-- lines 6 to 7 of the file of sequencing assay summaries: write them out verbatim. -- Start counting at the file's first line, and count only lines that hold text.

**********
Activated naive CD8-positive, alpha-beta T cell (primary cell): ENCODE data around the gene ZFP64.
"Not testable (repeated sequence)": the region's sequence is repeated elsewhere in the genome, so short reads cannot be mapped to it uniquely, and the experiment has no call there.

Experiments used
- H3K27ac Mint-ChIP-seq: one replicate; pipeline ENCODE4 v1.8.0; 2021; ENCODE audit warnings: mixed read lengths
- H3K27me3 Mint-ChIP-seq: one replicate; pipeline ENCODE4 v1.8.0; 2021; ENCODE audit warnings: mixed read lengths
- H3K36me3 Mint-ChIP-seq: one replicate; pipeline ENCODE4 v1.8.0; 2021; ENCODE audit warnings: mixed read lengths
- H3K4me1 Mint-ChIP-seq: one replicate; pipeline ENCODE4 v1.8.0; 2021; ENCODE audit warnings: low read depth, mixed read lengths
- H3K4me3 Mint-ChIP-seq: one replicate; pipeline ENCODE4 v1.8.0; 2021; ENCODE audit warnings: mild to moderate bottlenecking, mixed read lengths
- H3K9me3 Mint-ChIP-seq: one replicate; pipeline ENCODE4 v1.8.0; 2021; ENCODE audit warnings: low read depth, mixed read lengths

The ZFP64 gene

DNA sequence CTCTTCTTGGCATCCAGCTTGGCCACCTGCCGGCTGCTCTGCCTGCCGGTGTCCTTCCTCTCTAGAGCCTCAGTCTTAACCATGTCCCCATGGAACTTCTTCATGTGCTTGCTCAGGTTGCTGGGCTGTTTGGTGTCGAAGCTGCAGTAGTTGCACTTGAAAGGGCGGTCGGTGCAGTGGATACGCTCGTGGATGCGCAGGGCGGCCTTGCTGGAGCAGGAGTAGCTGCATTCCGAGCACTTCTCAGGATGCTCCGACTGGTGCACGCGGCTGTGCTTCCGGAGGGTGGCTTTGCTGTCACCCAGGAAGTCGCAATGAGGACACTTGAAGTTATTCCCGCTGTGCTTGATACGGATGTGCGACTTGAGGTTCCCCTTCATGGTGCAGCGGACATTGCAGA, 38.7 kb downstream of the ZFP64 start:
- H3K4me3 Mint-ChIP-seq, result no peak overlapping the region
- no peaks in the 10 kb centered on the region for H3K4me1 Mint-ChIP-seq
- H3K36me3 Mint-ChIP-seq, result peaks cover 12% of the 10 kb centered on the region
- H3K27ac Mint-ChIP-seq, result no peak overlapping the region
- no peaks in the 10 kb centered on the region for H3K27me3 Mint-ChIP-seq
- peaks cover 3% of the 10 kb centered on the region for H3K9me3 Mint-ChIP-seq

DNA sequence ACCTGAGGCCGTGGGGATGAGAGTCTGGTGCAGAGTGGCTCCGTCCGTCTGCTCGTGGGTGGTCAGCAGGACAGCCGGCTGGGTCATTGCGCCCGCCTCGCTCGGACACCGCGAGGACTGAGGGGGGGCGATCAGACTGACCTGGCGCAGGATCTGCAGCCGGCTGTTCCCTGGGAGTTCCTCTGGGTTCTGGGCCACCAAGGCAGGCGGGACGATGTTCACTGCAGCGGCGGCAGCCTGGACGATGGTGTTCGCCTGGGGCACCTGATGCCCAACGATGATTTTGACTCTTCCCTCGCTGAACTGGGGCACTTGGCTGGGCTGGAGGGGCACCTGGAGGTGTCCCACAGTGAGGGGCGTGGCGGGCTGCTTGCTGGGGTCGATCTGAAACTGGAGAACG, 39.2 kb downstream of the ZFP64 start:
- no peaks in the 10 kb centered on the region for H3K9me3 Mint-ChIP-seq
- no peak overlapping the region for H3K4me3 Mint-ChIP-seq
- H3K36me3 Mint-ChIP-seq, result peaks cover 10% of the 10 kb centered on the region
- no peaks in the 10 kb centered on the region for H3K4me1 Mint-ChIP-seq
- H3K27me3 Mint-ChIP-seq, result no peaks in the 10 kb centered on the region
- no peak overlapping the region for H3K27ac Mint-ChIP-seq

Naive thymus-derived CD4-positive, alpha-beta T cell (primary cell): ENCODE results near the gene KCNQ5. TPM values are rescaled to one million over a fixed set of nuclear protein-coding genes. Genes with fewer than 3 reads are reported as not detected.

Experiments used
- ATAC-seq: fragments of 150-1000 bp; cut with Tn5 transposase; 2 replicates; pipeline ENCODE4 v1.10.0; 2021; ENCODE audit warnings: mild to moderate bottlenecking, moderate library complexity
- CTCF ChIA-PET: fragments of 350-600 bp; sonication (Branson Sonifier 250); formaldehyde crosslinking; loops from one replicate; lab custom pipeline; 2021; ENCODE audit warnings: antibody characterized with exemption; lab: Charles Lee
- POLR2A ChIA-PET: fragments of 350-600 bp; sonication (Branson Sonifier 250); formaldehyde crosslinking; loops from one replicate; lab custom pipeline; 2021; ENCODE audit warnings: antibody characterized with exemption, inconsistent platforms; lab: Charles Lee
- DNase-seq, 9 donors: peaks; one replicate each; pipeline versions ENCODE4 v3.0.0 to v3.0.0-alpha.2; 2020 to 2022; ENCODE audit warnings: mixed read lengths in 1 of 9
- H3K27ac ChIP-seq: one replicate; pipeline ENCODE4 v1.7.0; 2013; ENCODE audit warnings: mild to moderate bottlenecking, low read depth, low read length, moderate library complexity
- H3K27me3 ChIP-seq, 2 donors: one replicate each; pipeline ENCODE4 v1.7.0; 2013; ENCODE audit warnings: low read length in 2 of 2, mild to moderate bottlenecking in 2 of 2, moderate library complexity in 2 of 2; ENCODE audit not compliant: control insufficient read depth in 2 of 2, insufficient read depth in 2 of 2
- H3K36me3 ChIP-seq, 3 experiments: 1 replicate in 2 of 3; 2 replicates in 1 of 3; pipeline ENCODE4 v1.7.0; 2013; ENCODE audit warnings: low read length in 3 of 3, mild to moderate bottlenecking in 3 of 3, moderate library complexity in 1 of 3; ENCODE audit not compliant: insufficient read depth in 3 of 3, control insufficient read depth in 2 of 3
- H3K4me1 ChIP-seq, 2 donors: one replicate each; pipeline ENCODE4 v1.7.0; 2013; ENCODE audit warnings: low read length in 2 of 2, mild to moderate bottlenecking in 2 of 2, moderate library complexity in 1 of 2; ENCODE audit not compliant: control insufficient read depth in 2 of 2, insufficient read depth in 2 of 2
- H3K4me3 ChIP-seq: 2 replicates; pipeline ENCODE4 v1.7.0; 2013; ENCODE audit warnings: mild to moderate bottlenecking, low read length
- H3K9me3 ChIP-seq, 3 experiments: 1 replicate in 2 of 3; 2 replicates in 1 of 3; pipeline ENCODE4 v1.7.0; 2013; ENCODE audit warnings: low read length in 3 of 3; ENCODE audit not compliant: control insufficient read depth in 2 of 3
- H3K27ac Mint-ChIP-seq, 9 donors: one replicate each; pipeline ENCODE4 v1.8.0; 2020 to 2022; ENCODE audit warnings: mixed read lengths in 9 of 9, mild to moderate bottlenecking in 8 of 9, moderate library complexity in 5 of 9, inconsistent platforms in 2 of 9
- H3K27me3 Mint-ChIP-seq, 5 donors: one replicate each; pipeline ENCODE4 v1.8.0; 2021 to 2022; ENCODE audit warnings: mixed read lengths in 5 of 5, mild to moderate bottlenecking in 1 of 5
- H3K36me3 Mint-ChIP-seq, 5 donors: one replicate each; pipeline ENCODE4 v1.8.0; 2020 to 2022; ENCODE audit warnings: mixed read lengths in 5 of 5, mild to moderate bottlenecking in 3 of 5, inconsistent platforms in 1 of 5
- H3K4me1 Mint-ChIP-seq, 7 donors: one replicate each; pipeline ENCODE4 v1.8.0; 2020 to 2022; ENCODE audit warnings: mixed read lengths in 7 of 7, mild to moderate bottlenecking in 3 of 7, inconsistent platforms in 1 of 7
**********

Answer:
- H3K36me3 Mint-ChIP-seq: one replicate; pipeline ENCODE4 v1.8.0; 2021; ENCODE audit warnings: mixed read lengths
- H3K4me1 Mint-ChIP-seq: one replicate; pipeline ENCODE4 v1.8.0; 2021; ENCODE audit warnings: low read depth, mixed read lengths